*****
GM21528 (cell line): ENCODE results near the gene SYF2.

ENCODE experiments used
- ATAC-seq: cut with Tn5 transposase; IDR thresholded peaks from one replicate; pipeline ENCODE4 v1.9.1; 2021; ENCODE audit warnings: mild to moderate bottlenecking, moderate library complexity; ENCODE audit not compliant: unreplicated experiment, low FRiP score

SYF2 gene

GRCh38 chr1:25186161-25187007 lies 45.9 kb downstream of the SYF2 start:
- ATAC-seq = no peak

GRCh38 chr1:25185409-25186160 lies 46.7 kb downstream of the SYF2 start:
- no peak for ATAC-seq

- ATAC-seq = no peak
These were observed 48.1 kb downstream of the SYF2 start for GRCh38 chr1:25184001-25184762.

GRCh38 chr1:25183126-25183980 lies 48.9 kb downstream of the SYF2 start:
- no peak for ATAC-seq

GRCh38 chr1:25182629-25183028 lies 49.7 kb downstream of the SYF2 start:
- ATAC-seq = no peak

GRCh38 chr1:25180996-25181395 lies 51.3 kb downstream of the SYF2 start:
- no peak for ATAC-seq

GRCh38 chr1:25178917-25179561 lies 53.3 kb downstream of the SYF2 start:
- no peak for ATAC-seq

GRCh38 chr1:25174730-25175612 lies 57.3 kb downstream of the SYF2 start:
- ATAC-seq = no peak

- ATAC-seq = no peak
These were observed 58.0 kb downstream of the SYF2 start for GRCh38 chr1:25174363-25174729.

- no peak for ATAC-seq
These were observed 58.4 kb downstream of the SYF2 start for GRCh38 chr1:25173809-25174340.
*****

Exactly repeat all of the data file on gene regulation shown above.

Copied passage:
GM21528 (cell line): ENCODE results near the gene SYF2.

ENCODE experiments used
- ATAC-seq: cut with Tn5 transposase; IDR thresholded peaks from one replicate; pipeline ENCODE4 v1.9.1; 2021; ENCODE audit warnings: mild to moderate bottlenecking, moderate library complexity; ENCODE audit not compliant: unreplicated experiment, low FRiP score

SYF2 gene

GRCh38 chr1:25186161-25187007 lies 45.9 kb downstream of the SYF2 start:
- ATAC-seq = no peak

GRCh38 chr1:25185409-25186160 lies 46.7 kb downstream of the SYF2 start:
- no peak for ATAC-seq

- ATAC-seq = no peak
These were observed 48.1 kb downstream of the SYF2 start for GRCh38 chr1:25184001-25184762.

GRCh38 chr1:25183126-25183980 lies 48.9 kb downstream of the SYF2 start:
- no peak for ATAC-seq

GRCh38 chr1:25182629-25183028 lies 49.7 kb downstream of the SYF2 start:
- ATAC-seq = no peak

GRCh38 chr1:25180996-25181395 lies 51.3 kb downstream of the SYF2 start:
- no peak for ATAC-seq

GRCh38 chr1:25178917-25179561 lies 53.3 kb downstream of the SYF2 start:
- no peak for ATAC-seq

GRCh38 chr1:25174730-25175612 lies 57.3 kb downstream of the SYF2 start:
- ATAC-seq = no peak

- ATAC-seq = no peak
These were observed 58.0 kb downstream of the SYF2 start for GRCh38 chr1:25174363-25174729.

- no peak for ATAC-seq
These were observed 58.4 kb downstream of the SYF2 start for GRCh38 chr1:25173809-25174340.